Alzheimer’s disease is a hot topic and for good reason: The number of new cases being diagnosed each day is alarming; there is no cure; it is expensive care for individuals with Alzheimer’s and we are far from figuring out what works best. Finally it is always fatal and in most cases the death is terrible.
Alzheimer’s disease is a hot topic and for good reason: The number of new cases being diagnosed each day is alarming; there is no cure; it is expensive care for individuals with Alzheimer’s and we are far from figuring out what works best. Finally it is always fatal and in most cases the death is terrible. Given all of this it is remarkable that there is no “center of excellence” for the treatment and care of individuals with Alzheimer’s disease.
That will change as Abe’s Garden becomes a reality. Abe’s Garden was new to me, until Faith Ott, the president of Sage Age Strategies, a Senior Housing Forum blog partner and amazing thought leader and culture change guru came to me and said “you have to write about Abe’s Garden” an organization that is dear to her heart, one where she serves on the board of directors donating her time, expertise and money.
The Back Story
It was hard enough for Michael Shmerling to watch his father, Abe a physician who ran an ethnically integrated primary care practice in the low-income neighborhood of South Nashville at a time and place where that kind of thing was not progressive, only scandalous. But in Abe’s mind it was the right thing to do. Only a few months Abe retired, he began to exhibit signs of dementia. Over time his condition worsened and the family set about to find a great dementia care setting for him. He was there only a short time, when the senior community called Michael and his family to tell them, that Abe had become unmanageable and needed to move. They found a new placement only to have the pattern repeat a total of six times before his father passed from this life. Each move hastened the decline of his father’s physical and mental health.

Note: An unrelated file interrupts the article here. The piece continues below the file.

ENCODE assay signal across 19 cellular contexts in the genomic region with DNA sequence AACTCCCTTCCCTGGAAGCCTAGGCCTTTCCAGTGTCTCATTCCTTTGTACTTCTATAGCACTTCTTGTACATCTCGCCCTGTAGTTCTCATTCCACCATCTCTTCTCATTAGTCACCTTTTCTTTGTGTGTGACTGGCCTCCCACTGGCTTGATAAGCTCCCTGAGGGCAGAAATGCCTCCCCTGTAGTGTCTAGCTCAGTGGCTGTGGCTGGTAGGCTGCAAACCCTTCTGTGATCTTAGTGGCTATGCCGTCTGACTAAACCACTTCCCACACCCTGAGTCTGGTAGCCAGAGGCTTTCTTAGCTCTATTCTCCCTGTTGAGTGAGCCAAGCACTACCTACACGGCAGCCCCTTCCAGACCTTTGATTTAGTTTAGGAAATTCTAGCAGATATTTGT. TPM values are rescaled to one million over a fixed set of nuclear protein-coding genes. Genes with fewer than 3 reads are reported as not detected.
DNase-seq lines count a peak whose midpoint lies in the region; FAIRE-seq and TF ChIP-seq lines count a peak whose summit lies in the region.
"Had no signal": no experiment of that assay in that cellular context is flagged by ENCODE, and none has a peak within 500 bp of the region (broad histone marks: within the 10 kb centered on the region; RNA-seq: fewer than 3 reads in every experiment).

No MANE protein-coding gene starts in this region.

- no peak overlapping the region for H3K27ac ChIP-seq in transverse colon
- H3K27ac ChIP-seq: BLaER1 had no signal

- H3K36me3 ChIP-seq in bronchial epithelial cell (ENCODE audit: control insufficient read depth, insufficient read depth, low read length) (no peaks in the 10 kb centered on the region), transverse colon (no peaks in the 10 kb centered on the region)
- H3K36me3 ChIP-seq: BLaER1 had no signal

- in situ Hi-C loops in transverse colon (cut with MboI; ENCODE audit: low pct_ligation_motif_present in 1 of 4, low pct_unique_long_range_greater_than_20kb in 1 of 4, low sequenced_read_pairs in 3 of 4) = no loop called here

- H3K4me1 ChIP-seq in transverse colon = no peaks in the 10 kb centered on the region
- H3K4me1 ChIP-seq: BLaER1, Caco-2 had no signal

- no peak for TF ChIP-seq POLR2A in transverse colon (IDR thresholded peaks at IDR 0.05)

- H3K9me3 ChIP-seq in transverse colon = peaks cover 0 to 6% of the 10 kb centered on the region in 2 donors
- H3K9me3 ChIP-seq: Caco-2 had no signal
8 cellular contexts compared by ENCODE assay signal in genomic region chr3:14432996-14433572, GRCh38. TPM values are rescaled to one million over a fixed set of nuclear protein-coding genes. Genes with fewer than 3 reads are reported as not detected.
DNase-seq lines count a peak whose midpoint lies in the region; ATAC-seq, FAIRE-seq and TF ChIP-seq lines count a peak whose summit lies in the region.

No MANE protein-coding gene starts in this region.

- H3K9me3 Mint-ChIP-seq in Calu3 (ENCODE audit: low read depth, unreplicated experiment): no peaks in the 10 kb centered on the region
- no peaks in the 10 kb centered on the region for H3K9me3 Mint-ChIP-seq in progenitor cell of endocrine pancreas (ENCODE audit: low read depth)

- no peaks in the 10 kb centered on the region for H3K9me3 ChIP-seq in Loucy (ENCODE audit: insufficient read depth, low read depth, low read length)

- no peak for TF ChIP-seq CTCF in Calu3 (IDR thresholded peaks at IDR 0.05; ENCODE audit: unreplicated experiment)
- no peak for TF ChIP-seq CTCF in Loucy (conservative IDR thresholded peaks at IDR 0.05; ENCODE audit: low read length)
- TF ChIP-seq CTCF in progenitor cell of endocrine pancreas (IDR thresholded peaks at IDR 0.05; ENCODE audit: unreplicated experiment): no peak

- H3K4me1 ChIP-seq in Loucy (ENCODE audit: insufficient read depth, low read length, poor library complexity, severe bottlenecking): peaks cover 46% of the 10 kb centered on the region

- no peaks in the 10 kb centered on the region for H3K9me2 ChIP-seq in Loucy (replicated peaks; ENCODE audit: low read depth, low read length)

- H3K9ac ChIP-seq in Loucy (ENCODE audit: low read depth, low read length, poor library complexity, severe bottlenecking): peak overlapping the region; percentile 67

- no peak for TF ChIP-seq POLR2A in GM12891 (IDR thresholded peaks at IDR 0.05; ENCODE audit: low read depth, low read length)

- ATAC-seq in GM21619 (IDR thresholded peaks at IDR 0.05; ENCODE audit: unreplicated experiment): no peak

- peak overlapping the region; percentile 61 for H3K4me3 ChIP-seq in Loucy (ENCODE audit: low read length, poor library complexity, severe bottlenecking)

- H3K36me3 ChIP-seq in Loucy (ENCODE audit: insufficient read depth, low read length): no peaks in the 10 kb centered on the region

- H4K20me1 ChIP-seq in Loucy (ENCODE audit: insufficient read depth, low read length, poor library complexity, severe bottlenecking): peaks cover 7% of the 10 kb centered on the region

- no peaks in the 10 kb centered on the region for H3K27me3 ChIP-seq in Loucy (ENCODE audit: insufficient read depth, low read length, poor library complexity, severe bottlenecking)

As Michael processed his father’s decline and death from Alzheimer’s disease he developed a growing resolve to find a better way. Abe’s Garden was born of that tragedy.
While Abe’s Garden will be a dementia care, assisted living community, it would be more accurate to say that Abe’s Garden’s will exist primarily to find better ways, perhaps even the best way; to house, care for and create a rich life experience for those who suffer from dementia.
The project will sit on a gorgeous 7 acre parcel of land that is currently home to Park Manor a highly regarded senior residence that will continue to provide seniors independent living and assisted living care and become the anchor for Abe’s Garden. It will consist of 42 private residential care suites and a social model Alzheimer’s daycare program. It will serve as a research site for aging and dementia care specialists and students at Vanderbilt University Medical Center.
Included in the fundraising effort for Abe’s Garden is an endowed chair at Vanderbilt to lead out in the study of dementia care. The building and program is being designed to create a national model for dementia care that will be openly shared. This means sharing not just the successes, but the failures as well.
There is no doubt that dementia care is expensive and to that end, Abe’s Garden will mostly serve private pay residents. That being said a significant part of the mission of Abe’s Garden is to figure out ways to provide great dementia care that is cost efficient, and in keeping with Abe Shmerling’s values to further expand the Abe’s Garden Advised Fund at the Community Foundation of Middle Tennessee which subsidizing care for low-income individuals.
They are committed to creating a program that will in most cases mean never having to move again. They will be experimenting with programming, staff training, lighting, flooring, interior design, meals, activities and anything else they can do to create an amazing wonderful place for dementia residents that can be replicated across the country. They expect to break ground in November of 2013 and to accept their first residents about a year later.
To learn more and stay on top of their progress go to the Abe’s Garden website where you can also sign-up for their newsletter.